I think Rumer was very wise to not rush a second album of self-written material, she needs time to come to terms with the success she has had and craft songs of the quality found on Seasons Of My Soul, which will take time. Her decision instead to do a covers album was a wise choice to keep her fan base happy and continue to grow a following, but the way she has done it, the sensitive selection of tracks and the thematic cohesion underlines that she is a special talent. She understands music and more importantly she understand the type of music she should be making. The material she writes and covers naturally fit her outstanding voice, so she never sounds anything but comfortable and confident, maybe that's why it feels so easy to enjoy. She has promised her fans a cover of Jimmy's MacArthur Park and I'm moist with anticipation. I saw her sing live at the Royal Festival Hall and can attest that she's the real deal and not the result of studio trickery. I hope you get the same buzz from her music as I have and that you will agree with me that a new British diva has well and truly arrived.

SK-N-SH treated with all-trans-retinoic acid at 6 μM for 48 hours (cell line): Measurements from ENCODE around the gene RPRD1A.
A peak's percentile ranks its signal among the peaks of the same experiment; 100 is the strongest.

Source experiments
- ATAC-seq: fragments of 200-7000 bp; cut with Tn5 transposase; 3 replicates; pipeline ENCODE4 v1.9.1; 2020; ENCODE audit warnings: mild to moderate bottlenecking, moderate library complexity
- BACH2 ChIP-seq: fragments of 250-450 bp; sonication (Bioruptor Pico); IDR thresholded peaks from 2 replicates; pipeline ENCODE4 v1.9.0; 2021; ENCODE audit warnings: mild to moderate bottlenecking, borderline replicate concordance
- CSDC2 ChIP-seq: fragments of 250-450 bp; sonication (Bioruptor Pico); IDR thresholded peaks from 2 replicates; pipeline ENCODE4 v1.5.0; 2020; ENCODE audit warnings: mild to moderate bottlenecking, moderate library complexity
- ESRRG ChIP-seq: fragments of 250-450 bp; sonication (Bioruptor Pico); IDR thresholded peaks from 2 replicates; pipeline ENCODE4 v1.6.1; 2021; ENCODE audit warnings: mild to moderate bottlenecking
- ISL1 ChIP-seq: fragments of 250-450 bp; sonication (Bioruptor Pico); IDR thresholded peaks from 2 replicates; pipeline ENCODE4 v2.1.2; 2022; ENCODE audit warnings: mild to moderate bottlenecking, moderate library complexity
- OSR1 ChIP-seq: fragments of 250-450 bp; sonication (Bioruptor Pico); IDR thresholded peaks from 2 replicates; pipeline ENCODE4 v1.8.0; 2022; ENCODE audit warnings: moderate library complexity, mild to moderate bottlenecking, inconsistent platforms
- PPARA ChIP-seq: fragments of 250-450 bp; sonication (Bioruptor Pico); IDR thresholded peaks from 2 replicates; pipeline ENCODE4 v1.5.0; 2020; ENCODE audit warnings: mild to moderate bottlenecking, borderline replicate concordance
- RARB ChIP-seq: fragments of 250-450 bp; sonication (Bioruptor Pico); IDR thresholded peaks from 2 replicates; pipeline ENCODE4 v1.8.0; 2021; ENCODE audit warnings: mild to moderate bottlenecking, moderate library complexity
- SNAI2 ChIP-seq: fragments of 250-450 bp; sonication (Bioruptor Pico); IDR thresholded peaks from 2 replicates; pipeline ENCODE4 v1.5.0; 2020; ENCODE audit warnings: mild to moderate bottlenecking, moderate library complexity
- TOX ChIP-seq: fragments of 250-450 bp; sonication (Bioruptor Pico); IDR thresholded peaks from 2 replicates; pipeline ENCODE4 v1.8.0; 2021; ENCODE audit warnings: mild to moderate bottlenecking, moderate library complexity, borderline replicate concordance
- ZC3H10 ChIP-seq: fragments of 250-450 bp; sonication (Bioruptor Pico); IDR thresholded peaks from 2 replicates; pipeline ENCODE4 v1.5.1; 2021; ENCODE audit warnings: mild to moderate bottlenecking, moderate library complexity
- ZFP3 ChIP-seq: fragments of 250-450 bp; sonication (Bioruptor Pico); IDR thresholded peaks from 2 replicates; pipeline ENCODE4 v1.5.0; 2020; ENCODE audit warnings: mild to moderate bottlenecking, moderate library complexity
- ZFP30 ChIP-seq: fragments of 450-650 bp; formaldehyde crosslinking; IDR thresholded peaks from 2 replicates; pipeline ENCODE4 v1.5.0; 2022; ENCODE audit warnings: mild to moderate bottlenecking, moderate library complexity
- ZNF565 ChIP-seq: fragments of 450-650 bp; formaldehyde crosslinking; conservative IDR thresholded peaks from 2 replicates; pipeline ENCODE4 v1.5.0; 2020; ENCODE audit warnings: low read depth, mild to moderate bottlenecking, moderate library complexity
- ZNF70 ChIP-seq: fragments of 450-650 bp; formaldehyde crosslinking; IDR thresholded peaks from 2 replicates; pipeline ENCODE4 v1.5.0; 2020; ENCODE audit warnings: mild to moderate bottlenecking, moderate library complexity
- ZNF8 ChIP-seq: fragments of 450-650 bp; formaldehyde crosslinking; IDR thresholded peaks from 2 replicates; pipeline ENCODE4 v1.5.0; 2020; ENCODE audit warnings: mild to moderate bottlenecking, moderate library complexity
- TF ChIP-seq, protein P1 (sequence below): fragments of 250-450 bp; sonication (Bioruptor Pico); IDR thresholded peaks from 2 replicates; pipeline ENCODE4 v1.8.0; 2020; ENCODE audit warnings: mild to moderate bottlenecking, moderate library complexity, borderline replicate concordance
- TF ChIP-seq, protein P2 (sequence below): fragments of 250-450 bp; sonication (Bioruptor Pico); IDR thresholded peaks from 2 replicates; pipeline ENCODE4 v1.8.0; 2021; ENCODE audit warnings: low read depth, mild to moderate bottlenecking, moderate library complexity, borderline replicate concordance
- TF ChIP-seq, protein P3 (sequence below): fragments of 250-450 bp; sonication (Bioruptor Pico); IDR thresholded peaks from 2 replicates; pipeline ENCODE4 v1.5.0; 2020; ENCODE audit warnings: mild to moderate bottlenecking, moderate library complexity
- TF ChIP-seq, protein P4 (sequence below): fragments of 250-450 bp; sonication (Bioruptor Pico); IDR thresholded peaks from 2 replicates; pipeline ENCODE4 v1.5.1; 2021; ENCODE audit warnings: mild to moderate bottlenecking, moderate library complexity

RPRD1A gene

If you enjoyed reading this blog, please consider forwarding it or linking to it from your Facebook or Twitter account. You can post feedback below or to my Twitter account, @divasblogger. Sign up for alerts at firstname.lastname@example.org or follow me on Twitter. Boy's Don't Cry is out now on Atlantic Records in the UK, US release date to be announced. Also you can hear the tracks mentioned in this week's blog on my Spotify account at the following link:Rumer Has It